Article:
Government loses bid to relax waterway pollution as Lords rebel

The government has lost its bid to relax rules around the pollution of waterways after a rebellion in the Lords.

Levelling Up Secretary Michael Gove unveiled the plan last month, saying scrapping so-called "nutrient neutrality" measures would free up developers and lead to thousands more homes being built in England.

But the Tory amendment introduced in the Lords - which would have seen the policy tagged on to the Levelling Up and Regeneration Bill - was rejected by peers over the risk it would pose to the environment.

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Nutrient neutrality rules were first introduced across the EU back in 2017, designed to stop developers from polluting local wetlands and waterways in protected areas when building homes.

In practice, it meant companies had to show how they would prevent or offset that pollution in order to win planning permission.

Developers claimed new homes only made a "negligible contribution to the river pollution", so scrapping the measure would help ramp up projects - something Mr Gove and the government agreed with.

But opposition parties and environmental campaigners said it would lead to even more issues in the country's waterways.

Putting the plan to peers, communities minister Baroness Scott said the powers were "necessary and proportionate".

She said the current rules had "effectively stalled or blocked completely housing development in affected areas" and were "burdensome and expensive".

But Labour's Baroness Jones said scrapping the measure would set a "dangerous precedent".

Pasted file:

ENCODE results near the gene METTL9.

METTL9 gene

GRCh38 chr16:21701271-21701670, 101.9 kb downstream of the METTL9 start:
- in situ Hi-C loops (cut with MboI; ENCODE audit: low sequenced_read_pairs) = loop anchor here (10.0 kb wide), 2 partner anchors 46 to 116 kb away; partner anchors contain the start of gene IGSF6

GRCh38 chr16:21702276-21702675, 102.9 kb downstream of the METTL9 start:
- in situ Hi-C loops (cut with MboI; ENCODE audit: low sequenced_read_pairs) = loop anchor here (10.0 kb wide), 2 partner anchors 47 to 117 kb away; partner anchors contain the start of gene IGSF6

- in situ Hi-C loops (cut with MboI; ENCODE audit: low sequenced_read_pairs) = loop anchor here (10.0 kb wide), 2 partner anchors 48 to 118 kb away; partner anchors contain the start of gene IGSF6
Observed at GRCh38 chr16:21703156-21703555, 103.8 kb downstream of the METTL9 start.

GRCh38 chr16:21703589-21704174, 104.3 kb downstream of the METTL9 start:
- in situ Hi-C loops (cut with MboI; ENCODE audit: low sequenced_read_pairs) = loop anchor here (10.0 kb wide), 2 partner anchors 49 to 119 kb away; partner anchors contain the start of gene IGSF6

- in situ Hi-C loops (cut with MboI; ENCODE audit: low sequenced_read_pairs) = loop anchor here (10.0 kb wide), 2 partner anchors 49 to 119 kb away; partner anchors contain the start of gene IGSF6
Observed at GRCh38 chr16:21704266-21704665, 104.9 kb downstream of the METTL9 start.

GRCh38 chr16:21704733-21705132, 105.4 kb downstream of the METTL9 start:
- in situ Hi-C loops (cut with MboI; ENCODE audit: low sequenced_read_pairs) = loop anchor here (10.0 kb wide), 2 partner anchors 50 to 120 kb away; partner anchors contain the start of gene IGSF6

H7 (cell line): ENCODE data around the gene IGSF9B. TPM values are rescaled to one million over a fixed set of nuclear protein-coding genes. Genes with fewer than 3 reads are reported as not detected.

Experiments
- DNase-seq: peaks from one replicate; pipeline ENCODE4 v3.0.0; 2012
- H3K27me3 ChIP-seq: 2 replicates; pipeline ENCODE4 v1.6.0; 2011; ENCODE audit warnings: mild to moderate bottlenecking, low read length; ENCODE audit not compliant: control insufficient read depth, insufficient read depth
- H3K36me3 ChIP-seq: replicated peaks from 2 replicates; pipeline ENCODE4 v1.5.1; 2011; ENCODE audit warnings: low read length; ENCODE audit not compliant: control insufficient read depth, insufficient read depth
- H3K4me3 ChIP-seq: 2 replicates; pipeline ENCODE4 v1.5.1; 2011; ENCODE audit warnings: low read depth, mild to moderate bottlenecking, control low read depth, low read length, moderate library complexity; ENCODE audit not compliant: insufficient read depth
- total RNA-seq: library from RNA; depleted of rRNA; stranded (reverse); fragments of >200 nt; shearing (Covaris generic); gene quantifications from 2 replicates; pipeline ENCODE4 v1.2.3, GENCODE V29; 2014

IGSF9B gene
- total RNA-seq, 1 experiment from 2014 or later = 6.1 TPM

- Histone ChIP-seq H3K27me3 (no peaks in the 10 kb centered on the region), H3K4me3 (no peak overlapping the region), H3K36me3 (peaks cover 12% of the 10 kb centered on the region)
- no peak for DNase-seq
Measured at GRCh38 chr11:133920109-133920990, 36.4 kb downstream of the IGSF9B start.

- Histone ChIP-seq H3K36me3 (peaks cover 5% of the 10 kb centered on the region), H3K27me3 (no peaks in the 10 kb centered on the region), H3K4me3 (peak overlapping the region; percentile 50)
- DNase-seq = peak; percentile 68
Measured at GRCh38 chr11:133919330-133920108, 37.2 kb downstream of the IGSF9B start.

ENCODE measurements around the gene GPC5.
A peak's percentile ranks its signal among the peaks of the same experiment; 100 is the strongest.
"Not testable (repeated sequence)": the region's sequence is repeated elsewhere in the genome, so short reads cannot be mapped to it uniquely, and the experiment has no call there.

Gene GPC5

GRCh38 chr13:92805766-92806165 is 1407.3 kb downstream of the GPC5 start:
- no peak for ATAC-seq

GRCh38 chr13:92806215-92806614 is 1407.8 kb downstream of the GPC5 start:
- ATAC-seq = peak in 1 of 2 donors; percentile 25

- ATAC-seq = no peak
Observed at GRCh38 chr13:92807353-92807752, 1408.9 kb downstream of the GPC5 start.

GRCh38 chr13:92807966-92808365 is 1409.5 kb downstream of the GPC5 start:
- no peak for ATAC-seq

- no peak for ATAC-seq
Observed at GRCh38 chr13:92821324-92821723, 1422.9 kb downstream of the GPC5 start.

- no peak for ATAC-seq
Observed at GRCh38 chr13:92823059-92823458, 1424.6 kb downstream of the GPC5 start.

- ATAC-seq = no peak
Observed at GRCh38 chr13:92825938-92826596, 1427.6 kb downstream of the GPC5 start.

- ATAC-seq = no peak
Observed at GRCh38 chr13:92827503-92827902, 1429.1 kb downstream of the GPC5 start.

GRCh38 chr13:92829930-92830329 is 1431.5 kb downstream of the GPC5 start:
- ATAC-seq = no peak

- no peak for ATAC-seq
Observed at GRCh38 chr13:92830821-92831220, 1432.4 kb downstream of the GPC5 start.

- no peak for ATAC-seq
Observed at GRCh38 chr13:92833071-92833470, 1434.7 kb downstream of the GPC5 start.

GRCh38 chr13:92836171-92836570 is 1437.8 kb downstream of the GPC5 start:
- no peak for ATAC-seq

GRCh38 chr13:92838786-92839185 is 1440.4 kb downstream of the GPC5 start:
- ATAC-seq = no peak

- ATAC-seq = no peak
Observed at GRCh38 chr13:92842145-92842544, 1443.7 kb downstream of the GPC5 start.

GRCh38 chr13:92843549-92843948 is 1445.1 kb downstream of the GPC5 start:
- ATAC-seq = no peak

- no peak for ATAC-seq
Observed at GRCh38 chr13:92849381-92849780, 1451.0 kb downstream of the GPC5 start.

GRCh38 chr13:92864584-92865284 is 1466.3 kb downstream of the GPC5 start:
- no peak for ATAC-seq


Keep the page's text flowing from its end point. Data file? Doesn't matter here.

And Tory former environment minister Lord Deben - who chaired the Climate Change Committee until recently - said it was "one of the worst pieces of legislation I have ever seen and I've been around a long time".

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After the vote rejecting the policy, shadow levelling up secretary Angela Rayner called the defeat "humiliating" for the government, and said the "flawed plan" was just an attempt to "score cheap political points".

She added: "We stand ready to sit down with the government, housebuilders and environmental groups to agree on a workable solution to build the homes we need.

"If they refuse this opportunity, ministers have only themselves to blame."

The Liberal Democrats' Lords spokesperson, Baroness Pinnock, called the vote "a great victory", adding: "The Conservatives have continually promised not to roll back our environment rules, it is deeply shocking that they can't be trusted to keep their word."

But posting on X - previously known as Twitter - the Conservative Party said: "Starmer and Labour just voted to block 100,000 homes.

"Why? Short-term politics over the needs of British families."

The current government has pledged to build 300,000 new homes every year by the mid-2020s.

Parliamentary figures show housing supply has increased year-on-year from a low point of 125,000 in 2012/13, reaching a high point of 243,000 new homes in 2019/20 - but they have not yet reached the target.